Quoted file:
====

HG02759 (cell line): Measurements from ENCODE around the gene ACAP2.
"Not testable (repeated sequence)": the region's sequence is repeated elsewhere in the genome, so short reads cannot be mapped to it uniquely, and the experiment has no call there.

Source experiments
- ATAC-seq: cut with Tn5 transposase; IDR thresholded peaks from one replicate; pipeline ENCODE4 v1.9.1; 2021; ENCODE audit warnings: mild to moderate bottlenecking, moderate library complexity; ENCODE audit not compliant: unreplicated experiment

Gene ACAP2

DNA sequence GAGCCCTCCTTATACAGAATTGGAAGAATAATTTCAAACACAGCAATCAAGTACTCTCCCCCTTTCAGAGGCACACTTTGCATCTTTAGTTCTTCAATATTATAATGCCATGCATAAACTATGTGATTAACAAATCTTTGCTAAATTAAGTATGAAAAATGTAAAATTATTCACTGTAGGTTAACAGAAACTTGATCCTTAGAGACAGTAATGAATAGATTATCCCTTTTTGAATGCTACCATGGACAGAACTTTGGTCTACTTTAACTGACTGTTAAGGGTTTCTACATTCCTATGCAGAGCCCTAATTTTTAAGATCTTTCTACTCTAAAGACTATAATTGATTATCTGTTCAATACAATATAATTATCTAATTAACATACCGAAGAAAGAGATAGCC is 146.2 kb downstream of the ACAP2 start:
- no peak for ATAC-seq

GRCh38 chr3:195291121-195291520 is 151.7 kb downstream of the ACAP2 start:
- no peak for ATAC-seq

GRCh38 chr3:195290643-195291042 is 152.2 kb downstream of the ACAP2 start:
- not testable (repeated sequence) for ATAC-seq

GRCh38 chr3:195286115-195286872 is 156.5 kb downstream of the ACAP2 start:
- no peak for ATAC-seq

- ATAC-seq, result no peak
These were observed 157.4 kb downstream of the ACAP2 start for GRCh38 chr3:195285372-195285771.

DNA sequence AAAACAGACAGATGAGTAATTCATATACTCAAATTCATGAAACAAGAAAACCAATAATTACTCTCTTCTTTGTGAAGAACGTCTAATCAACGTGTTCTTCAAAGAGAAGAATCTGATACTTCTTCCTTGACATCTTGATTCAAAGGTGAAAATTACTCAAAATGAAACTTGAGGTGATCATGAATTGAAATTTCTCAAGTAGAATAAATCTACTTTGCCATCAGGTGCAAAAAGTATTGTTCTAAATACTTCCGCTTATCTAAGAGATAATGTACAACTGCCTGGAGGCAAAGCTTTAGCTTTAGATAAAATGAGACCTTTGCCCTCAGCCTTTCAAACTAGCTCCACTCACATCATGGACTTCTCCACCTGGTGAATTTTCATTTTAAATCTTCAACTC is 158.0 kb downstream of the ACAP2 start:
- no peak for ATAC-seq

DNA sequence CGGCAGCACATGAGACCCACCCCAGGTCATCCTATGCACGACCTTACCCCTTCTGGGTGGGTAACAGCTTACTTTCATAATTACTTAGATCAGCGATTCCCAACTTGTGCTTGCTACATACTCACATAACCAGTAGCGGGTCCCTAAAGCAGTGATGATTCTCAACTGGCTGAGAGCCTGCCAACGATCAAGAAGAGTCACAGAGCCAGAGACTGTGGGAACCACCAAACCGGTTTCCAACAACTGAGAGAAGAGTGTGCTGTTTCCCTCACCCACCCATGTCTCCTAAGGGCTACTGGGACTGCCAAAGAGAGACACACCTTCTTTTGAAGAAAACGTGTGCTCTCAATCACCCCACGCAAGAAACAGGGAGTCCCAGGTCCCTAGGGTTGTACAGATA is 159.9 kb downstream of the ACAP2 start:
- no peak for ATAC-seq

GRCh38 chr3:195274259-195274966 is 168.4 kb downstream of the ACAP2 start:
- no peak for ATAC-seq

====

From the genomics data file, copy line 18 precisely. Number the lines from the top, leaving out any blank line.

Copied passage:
DNA sequence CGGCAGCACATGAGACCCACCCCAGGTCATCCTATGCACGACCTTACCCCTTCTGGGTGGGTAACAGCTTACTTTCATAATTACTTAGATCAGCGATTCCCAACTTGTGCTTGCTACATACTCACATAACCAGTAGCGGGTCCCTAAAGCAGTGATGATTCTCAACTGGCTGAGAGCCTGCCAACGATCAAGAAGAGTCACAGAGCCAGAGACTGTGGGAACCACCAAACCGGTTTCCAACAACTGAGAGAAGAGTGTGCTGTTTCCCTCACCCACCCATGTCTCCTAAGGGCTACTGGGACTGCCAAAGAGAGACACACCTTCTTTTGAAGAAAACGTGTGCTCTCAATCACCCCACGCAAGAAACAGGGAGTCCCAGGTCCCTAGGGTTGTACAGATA is 159.9 kb downstream of the ACAP2 start: